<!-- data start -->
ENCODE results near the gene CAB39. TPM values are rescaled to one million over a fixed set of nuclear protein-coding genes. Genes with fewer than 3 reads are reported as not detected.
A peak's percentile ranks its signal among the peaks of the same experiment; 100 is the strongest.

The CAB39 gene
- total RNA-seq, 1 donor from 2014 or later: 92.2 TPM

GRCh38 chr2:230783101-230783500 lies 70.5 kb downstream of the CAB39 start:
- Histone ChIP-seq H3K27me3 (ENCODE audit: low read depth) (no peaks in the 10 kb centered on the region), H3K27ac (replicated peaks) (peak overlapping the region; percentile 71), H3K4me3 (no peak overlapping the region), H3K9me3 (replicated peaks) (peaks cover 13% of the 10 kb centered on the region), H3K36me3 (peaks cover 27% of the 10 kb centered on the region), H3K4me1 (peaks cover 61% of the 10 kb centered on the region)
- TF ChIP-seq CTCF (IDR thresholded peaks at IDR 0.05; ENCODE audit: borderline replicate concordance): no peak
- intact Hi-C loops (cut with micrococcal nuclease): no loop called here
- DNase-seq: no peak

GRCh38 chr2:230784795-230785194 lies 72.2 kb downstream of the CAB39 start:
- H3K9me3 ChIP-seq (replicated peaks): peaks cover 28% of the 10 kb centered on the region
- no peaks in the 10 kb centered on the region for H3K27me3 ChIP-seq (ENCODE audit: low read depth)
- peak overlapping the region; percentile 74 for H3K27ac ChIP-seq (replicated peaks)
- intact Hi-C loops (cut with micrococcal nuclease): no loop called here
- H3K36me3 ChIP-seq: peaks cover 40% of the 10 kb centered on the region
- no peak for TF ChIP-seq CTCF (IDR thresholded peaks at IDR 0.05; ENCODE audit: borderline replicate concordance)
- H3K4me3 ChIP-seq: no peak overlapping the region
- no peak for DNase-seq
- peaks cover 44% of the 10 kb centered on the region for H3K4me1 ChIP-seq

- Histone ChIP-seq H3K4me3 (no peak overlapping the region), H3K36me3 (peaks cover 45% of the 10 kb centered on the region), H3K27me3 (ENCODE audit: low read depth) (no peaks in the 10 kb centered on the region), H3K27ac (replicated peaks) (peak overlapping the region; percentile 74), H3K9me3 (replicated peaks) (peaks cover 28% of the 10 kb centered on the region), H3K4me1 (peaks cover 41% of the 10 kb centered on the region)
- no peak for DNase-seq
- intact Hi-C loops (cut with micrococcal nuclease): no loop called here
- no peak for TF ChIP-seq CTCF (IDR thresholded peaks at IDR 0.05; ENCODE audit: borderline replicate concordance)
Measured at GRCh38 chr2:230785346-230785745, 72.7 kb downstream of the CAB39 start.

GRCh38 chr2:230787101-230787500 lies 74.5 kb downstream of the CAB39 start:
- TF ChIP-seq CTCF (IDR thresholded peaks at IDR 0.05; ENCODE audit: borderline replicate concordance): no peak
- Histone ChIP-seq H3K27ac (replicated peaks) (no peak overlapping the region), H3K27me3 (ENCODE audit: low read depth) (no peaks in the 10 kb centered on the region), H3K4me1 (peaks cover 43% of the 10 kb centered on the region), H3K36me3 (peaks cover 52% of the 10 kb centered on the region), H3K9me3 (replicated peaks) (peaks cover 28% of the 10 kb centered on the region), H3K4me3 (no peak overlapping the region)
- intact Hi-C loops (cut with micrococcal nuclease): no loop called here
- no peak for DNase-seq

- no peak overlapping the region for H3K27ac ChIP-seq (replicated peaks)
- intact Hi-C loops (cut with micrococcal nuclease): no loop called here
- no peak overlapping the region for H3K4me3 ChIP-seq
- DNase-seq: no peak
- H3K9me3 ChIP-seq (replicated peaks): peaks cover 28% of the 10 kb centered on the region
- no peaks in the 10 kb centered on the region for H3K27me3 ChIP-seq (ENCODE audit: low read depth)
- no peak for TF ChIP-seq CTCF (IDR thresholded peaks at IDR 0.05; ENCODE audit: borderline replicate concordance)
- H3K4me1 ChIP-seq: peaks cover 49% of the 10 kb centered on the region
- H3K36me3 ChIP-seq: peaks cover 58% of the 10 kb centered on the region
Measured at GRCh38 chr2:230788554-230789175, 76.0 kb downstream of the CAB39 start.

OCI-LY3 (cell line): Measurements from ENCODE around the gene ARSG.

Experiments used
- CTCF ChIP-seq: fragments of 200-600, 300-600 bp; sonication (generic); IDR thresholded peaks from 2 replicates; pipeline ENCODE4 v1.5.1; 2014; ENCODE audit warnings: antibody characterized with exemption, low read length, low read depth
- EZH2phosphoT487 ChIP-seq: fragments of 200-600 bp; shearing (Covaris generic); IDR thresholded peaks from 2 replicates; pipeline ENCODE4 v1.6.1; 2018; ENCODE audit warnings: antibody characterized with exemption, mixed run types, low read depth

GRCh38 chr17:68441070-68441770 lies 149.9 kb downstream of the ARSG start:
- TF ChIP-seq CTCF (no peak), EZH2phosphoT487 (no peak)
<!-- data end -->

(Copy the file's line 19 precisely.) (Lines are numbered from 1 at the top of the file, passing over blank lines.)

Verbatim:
- peaks cover 44% of the 10 kb centered on the region for H3K4me1 ChIP-seq